With one month left in the 2014 reporting period, 77 percent of hospitals eligible to attest to Stage 2 of the meaningful use program have already done so, according to figures presented at the Jan. 13, 2015, HIT Policy Committee meeting.
Concerns about low attestation rates earlier in 2014 may have been mitigated by two factors, explained Elisabeth Myers from the Office of E-Health Standards and Services at the Centers for Medicare & Medicaid. First, most eligible hospitals and professionals tend to attest after their fiscal reporting year closes, and that held true this year: Most hospitals attested after their fiscal year 2014 closed, and eligible professionals have until February 2015 to attest. Second is the fact not all hospitals and providers are eligible for Stage 2 in 2014. To be eligible, they had to complete two years of Stage 1 attestation. Only 56 percent of hospitals and 42 percent of providers were eligible for Stage 2. That 77 percent figure represents 1,814 hospitals attesting to Stage 2 so far out of 2,115 that were eligible.
Of the 13 percent of providers who have so far attested for 2014, almost 60 percent have attested to Stage 2, Myers said.
Among Stage 2-eligible hospitals that attested to stage 1, 65 percent attested using 2014 certified EHR technology; 13 percent used a combination of 2011 and 2014 certified EHR technology; 23 percent used 2011 certified EHR technology.
Summarizing the data, Paul Tang, M.D., committee co-chair, said the phenomenon of hospitals waiting until the end of the fiscal year is holding true and on track with previous years.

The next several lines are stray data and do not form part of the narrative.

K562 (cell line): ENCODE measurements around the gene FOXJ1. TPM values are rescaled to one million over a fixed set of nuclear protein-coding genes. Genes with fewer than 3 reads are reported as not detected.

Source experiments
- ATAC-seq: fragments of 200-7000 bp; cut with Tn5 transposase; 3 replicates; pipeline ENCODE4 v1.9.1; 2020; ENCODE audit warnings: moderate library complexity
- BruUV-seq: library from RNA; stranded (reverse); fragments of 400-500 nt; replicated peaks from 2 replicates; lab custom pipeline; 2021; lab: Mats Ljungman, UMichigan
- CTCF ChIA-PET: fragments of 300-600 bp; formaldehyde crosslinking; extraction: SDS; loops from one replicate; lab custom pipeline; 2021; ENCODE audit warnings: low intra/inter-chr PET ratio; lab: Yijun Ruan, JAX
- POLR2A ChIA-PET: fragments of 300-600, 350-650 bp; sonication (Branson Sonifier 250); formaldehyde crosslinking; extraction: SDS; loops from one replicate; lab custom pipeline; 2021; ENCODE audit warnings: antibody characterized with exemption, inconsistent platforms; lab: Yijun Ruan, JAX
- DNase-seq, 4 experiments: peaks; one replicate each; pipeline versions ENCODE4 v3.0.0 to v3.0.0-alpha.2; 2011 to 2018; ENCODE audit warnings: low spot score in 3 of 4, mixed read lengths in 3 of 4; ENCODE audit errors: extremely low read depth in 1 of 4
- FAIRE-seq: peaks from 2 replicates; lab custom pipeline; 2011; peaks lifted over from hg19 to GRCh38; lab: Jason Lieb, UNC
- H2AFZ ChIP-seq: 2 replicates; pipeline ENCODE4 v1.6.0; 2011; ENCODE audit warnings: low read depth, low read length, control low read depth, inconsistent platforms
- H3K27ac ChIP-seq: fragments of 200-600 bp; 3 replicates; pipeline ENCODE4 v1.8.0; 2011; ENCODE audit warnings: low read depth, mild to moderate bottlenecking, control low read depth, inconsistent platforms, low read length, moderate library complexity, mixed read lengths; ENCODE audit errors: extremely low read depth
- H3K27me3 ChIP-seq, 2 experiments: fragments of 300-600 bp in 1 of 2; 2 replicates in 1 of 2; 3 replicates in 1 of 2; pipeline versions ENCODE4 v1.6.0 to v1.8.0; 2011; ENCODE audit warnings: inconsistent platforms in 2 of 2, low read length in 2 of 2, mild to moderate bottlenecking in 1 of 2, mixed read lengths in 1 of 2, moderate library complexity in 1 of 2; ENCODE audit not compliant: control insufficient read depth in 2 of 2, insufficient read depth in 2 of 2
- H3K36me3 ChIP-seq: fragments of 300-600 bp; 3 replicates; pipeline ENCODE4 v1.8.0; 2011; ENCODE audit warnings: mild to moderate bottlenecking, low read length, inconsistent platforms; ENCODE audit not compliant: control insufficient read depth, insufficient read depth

“The biggest ‘ah-hah’ for me involves understanding the denominator,” he added. “Actually only about half of hospitals are eligible for Stage 2, so it is encouraging that almost 80 percent of those that are eligible did attest, and the eligible providers still have three more months to attest,” said Tang, who is chief innovation and technology officer at the Palo Alto Medical Foundation in California.
Committee member Mark Probst, CIO of Intermountain Healthcare in Salt Lake City, asked if CMS had any projections about how many providers and hospitals would start incurring penalties next year. Myers said early numbers indicate that approximately 200 hospitals and 240,000 providers would receive payment adjustments for not meeting meaningful use criteria or not participating in the program. She said she would qualify those figures by saying that the number of providers that would see an adjustment of more than $5,000 is very small. Some providers may have chosen not to participate because they have very low Medicare claims volume, she noted.
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